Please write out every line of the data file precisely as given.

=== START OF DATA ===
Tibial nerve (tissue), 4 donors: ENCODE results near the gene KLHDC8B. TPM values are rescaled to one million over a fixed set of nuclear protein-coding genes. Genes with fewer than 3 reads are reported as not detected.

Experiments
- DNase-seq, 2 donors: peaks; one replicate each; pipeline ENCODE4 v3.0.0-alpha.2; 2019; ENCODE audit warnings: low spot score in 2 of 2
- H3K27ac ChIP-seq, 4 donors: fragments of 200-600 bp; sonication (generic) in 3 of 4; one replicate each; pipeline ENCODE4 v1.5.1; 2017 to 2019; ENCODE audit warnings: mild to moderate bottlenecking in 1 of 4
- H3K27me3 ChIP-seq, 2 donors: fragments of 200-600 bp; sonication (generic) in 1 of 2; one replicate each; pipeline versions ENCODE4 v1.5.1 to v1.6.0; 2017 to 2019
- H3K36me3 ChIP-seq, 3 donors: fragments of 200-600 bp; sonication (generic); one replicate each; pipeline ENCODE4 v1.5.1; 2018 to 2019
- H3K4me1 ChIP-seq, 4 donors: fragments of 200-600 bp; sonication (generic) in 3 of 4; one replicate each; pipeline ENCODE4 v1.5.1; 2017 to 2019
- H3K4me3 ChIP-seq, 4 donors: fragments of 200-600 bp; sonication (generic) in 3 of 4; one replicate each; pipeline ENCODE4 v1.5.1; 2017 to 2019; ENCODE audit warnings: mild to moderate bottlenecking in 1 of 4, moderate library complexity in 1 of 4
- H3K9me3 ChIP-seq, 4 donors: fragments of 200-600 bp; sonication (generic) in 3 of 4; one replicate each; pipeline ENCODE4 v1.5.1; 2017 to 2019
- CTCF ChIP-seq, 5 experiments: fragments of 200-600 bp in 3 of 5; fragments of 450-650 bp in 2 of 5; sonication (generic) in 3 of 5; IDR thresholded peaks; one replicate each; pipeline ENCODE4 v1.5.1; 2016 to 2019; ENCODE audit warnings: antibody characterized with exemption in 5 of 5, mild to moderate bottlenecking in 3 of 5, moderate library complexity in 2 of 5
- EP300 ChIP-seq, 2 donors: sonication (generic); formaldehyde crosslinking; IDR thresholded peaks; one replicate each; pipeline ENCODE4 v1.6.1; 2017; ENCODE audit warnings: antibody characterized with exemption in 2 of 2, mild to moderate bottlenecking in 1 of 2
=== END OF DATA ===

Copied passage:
Tibial nerve (tissue), 4 donors: ENCODE results near the gene KLHDC8B. TPM values are rescaled to one million over a fixed set of nuclear protein-coding genes. Genes with fewer than 3 reads are reported as not detected.

Experiments
- DNase-seq, 2 donors: peaks; one replicate each; pipeline ENCODE4 v3.0.0-alpha.2; 2019; ENCODE audit warnings: low spot score in 2 of 2
- H3K27ac ChIP-seq, 4 donors: fragments of 200-600 bp; sonication (generic) in 3 of 4; one replicate each; pipeline ENCODE4 v1.5.1; 2017 to 2019; ENCODE audit warnings: mild to moderate bottlenecking in 1 of 4
- H3K27me3 ChIP-seq, 2 donors: fragments of 200-600 bp; sonication (generic) in 1 of 2; one replicate each; pipeline versions ENCODE4 v1.5.1 to v1.6.0; 2017 to 2019
- H3K36me3 ChIP-seq, 3 donors: fragments of 200-600 bp; sonication (generic); one replicate each; pipeline ENCODE4 v1.5.1; 2018 to 2019
- H3K4me1 ChIP-seq, 4 donors: fragments of 200-600 bp; sonication (generic) in 3 of 4; one replicate each; pipeline ENCODE4 v1.5.1; 2017 to 2019
- H3K4me3 ChIP-seq, 4 donors: fragments of 200-600 bp; sonication (generic) in 3 of 4; one replicate each; pipeline ENCODE4 v1.5.1; 2017 to 2019; ENCODE audit warnings: mild to moderate bottlenecking in 1 of 4, moderate library complexity in 1 of 4
- H3K9me3 ChIP-seq, 4 donors: fragments of 200-600 bp; sonication (generic) in 3 of 4; one replicate each; pipeline ENCODE4 v1.5.1; 2017 to 2019
- CTCF ChIP-seq, 5 experiments: fragments of 200-600 bp in 3 of 5; fragments of 450-650 bp in 2 of 5; sonication (generic) in 3 of 5; IDR thresholded peaks; one replicate each; pipeline ENCODE4 v1.5.1; 2016 to 2019; ENCODE audit warnings: antibody characterized with exemption in 5 of 5, mild to moderate bottlenecking in 3 of 5, moderate library complexity in 2 of 5
- EP300 ChIP-seq, 2 donors: sonication (generic); formaldehyde crosslinking; IDR thresholded peaks; one replicate each; pipeline ENCODE4 v1.6.1; 2017; ENCODE audit warnings: antibody characterized with exemption in 2 of 2, mild to moderate bottlenecking in 1 of 2